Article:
Karine Lheritier PhD
Complex study design in patients with Hereditary Periodic Fevers (HPF), an orphan autoimmune disease.
Familial Mediterranean fever (FMF), Hyperimmunoglobulinemia D with periodic fever syndrome (HIDS) and TNF-receptor–associated periodic syndrome (TRAPS) are a cluster of autoimmune disease called HPF syndromes. These are rare and distinct heritable disorders characterized by short and recurrent attacks of fever and severe localized inflammation that occur periodically or irregularly.
The planning of a single study within this cluster of autoimmune disease presents multiple and complex design challenges. Canakinumab is an anti-interleukin-1β monoclonal antibody being developed for the treatment of IL-1β - driven inflammatory diseases and has already been shown to be effective in patients with CAPS which is also classified under this single term of HPF syndromes.
Efficacy and safety of Canakinumab in colchicine resistant FMF, HIDS and TRAPS patients have been shown in phase II studies. However, there are currently no approved treatments for
these conditions. Our challenge was to design a single study on patients suffering from these 3 rare conditions. This required inclusion of a randomised, double-blind, placebo-control and a randomized withdrawal element, a long-term follow-up part, in addition to clinical constraints such as up-titration of the dose, change in the dose frequency, co-primary efficacy endpoints with different timepoints. Requests from different health authorities such as the Paediatric Committee at the European to include patients >28 days in this clinical trial were also built into the design.
A bioequivalence study design which includes the option for sample size re-estimation (SSR) at the Interim Analysis
In Immunology we are currently designing a bio-equivalence study using a two stage sample size re-estimation adaptive design. This design will allow the sample size assumptions to be re-evaluated once approximately half the subjects have completed the study.
Our initial study design used overall power and fixed analysis with no adjustment for type I error. This design was rejected by the health authorities so the team revised the study design. Two revised study designs using conditional power with a promising zone was proposed to health authorities. Each of the two revised designs made the adjustment for the type I error within the 90% CI calculation using either the t-distribution method or adjusted normal method.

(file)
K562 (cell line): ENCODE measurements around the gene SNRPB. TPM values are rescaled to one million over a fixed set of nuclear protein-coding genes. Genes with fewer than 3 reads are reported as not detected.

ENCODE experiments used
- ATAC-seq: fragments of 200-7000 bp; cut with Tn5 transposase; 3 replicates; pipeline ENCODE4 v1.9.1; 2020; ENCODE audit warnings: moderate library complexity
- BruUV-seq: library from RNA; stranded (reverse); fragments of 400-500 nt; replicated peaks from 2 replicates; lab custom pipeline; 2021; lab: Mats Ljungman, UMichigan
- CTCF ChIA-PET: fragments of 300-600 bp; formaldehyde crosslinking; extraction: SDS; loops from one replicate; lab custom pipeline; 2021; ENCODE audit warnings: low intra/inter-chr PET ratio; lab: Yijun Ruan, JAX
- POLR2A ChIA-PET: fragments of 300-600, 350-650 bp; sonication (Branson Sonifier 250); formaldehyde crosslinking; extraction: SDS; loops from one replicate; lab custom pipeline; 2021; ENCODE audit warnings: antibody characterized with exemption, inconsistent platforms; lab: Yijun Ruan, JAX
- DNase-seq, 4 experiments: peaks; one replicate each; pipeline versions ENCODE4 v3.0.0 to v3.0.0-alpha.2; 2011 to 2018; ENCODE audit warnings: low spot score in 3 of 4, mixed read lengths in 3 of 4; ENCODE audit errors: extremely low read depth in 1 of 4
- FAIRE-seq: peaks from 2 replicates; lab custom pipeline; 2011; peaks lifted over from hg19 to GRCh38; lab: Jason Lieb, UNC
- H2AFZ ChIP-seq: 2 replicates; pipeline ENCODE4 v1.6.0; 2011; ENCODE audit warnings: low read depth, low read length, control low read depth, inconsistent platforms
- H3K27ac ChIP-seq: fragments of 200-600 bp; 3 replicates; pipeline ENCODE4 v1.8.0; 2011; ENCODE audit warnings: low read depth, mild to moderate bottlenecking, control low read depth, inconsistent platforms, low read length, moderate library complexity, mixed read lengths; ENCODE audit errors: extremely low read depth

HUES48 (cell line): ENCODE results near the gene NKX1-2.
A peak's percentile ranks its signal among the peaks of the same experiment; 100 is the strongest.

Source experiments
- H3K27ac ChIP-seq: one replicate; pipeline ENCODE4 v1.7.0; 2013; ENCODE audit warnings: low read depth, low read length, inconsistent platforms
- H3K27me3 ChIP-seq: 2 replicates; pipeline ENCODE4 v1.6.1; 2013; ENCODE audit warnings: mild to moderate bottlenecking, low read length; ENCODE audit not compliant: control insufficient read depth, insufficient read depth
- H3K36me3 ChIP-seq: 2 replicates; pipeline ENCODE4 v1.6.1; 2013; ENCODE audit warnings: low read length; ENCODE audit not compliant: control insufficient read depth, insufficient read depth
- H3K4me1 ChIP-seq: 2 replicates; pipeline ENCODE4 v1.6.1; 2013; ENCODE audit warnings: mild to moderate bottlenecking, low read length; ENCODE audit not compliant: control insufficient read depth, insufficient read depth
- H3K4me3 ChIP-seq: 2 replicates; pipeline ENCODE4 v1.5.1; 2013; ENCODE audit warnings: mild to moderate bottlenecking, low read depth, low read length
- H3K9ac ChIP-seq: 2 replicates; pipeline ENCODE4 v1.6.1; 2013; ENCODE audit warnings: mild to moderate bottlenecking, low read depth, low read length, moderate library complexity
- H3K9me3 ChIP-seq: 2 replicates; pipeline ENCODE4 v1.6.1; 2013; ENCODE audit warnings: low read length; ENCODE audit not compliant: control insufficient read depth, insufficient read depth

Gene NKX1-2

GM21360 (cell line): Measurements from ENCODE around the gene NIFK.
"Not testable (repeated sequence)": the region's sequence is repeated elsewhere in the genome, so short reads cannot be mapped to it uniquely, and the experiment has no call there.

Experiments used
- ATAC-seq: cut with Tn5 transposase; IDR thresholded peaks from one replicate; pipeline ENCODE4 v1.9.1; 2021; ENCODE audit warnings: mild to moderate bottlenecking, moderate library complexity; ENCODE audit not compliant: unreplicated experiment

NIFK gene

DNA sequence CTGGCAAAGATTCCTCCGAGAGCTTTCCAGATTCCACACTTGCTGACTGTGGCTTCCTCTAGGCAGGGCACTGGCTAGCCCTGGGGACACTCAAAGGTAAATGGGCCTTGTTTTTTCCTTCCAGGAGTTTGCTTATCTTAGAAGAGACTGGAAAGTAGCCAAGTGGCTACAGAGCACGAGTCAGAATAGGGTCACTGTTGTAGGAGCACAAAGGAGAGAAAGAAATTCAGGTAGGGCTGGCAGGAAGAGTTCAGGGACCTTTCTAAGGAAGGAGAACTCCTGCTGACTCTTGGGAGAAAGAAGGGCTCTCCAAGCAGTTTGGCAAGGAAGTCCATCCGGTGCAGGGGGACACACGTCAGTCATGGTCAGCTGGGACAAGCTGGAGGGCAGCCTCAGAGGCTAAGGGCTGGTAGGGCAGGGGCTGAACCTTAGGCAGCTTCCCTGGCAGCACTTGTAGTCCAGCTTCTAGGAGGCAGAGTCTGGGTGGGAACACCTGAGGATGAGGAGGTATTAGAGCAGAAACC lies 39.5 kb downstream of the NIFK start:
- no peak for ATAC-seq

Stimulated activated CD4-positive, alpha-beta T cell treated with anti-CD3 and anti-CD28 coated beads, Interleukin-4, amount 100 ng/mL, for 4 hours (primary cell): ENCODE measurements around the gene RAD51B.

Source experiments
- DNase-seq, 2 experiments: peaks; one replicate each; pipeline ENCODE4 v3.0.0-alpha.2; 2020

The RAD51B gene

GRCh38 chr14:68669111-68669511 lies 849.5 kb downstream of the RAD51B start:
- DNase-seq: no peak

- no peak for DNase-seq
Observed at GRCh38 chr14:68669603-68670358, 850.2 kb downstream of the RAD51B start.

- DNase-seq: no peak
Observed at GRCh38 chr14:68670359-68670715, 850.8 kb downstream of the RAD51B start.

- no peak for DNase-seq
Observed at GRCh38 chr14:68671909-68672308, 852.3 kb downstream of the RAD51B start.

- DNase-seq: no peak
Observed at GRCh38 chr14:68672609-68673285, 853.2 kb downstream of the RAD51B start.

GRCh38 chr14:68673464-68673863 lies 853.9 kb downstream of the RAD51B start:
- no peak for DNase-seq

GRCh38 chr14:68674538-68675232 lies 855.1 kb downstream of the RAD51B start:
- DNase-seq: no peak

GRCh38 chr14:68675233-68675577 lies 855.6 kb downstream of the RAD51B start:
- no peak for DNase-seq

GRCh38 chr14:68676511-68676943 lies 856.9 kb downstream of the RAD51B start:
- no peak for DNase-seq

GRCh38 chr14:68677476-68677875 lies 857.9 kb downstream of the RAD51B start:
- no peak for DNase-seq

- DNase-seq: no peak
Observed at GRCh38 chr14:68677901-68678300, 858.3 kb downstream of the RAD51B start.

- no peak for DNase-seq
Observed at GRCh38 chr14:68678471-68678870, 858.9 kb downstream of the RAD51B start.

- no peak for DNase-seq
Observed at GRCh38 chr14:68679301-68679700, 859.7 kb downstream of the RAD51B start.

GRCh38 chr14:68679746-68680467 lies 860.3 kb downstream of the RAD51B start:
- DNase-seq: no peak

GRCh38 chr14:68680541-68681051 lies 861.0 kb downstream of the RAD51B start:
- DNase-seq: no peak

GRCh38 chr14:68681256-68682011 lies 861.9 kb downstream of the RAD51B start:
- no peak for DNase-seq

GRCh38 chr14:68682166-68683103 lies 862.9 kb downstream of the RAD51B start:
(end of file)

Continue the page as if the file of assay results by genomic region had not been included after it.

This presentation will discuss the methods used for the revised SSR study designs and the ongoing interactions with health authorities.
Kieran Alden York Computational Immunology Lab
Engineering simulations to understand and gain inspiration from biological systems
Simulation is increasingly providing relevant tools to interrogate human biology, to counter a continued reliance on predictions from animal experiments. Yet simulations designed to explore complex biological mechanisms capture a range of uncertain factors that impact the relationship between a prediction and the real world: factors that together act as a barrier to wider simulation use and acceptance in laboratory or clinical studies. Developing robust, evidence-based engineering approaches to simulation composition, implementation, analysis, and application has been a key feature of research in the York Computational Immunology Lab for a number of years, within significant immunological case studies. In this talk I will provide an overview of the techniques we have been developing to overcome barriers to simulation acceptance and increase belief in predictions these simulations derive, in the context of a number of ongoing immunological research studies.
Jacquie Christie GSK
Across immunology indications, a common question is how long should a patient persevere with a treatment if they not initially receive sufficient benefit. In this talk statistical approaches to address this question will be discussed
MRC Biostatistics Unit
RA-MAP Project - Towards an improved understanding of immune function and response in RA
There is compelling evidence to implicate dysregulated immune function in the pathogenesis (origin and progression) of rheumatoid arthritis (RA). The RA-MAP Project is an MRC/ABPI Inflammation and Immunology Initiative that aims to improve understanding of the human immune system in rheumatoid arthritis, using ex vivo and functional read outs, through the application of established and new technologies and through different complementary studies. We conjecture that discrete, dynamic immunological profiles are present in leucocyte subsets, plasma or serum derived from human blood that are informative of current and future disease states in RA (or health) and thereby relevant immune function.